MOSCOW, Russia (CNN) -- The remaining 14 doomsday cult members holed up in a southern Russian cave are likely to give up their wait for the end of the world and leave the cave Wednesday, officials say.
An above-ground kitchen used by the doomsday cult in the Penza region during the summer.
If they do, it will bring an end to a bizarre story in which 35 members of the group have lived in the den -- in a sometimes snowy ravine in Russia's Penza region -- since November.
On Friday, seven members of the cult left the cave and moved into the home of their leader, Father Pyotr Kuznetsov, who has been living in the nearby village of Nikolskoye.
Another 14 members left the cave Tuesday. That group included two children, aged eight and 14, Dmitry Eskin of Russia's Emergency Situations Ministry told CNN.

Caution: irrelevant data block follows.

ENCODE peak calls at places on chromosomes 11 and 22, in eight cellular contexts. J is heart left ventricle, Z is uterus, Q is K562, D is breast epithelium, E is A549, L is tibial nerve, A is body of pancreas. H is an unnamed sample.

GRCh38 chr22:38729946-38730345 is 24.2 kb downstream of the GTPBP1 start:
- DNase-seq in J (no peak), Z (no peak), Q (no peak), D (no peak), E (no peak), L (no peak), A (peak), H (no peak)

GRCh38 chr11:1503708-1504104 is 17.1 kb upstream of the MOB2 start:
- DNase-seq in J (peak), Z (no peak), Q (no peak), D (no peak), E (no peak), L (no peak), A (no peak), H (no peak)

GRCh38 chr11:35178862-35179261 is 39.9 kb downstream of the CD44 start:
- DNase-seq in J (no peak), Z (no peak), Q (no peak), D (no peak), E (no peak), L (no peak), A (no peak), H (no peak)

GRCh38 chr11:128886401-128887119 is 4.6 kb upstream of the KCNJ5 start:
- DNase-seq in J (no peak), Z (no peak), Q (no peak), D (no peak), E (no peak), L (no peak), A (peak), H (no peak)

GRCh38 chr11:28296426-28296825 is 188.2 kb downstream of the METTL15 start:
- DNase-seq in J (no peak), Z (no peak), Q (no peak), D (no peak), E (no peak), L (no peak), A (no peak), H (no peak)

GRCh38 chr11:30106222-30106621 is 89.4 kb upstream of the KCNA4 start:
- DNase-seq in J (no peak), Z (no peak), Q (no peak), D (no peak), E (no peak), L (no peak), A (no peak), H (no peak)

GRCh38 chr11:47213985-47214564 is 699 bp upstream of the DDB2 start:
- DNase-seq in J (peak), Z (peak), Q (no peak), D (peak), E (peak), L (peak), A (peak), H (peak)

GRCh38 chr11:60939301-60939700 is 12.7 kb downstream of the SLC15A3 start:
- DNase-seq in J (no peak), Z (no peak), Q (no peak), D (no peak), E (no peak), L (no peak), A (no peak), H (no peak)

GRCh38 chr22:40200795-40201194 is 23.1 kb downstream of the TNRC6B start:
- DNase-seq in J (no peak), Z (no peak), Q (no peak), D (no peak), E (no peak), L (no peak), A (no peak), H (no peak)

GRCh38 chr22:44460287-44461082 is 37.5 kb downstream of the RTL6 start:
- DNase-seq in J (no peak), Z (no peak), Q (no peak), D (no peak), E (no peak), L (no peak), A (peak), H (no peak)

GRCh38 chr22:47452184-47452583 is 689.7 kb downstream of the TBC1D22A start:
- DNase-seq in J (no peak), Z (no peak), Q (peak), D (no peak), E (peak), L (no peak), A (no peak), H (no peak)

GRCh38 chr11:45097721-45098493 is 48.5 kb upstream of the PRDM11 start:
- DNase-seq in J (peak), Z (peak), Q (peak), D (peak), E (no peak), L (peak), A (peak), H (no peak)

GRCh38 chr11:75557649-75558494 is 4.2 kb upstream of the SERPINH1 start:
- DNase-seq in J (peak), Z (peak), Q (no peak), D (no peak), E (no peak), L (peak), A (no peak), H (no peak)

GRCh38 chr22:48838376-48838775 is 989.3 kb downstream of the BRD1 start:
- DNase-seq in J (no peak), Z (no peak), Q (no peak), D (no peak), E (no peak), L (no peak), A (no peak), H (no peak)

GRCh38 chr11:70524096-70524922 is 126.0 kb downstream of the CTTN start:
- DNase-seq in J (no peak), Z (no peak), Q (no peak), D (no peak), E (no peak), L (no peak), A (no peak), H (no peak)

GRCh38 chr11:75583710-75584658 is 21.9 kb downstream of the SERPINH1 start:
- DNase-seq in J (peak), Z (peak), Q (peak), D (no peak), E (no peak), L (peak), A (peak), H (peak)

Oleg Melnichenko, the vice-governor of the Penza region, told media that there was a high possibility the remaining members would leave the cave Wednesday. His announcement came after talks with those still inside.
The partial exodus began after authorities gave in to cult members' demands that Kuznetsov, the group's leader, be released from a mental institution
Kuznetsov has made several trips with authorities to ask cult members to leave the cave. However, at one point police had to stop him from entering the cave to join his followers. Watch cult members emerge from hiding. »
The ordeal began when Kuznetsov told his followers to hide themselves to await the end of the world, which he predicted would take place in May.
The 14 cult members still in the cave have sufficient supplies to last until then, Eskin said.
"Huge work has been done to persuade those people to come out," he said.
They had threatened to commit mass suicide if authorities tried to intervene.
The cult calls itself the True Russian Orthodox Church and said it would ignite gasoline canisters if authorities tried to force them out. E-mail to a friend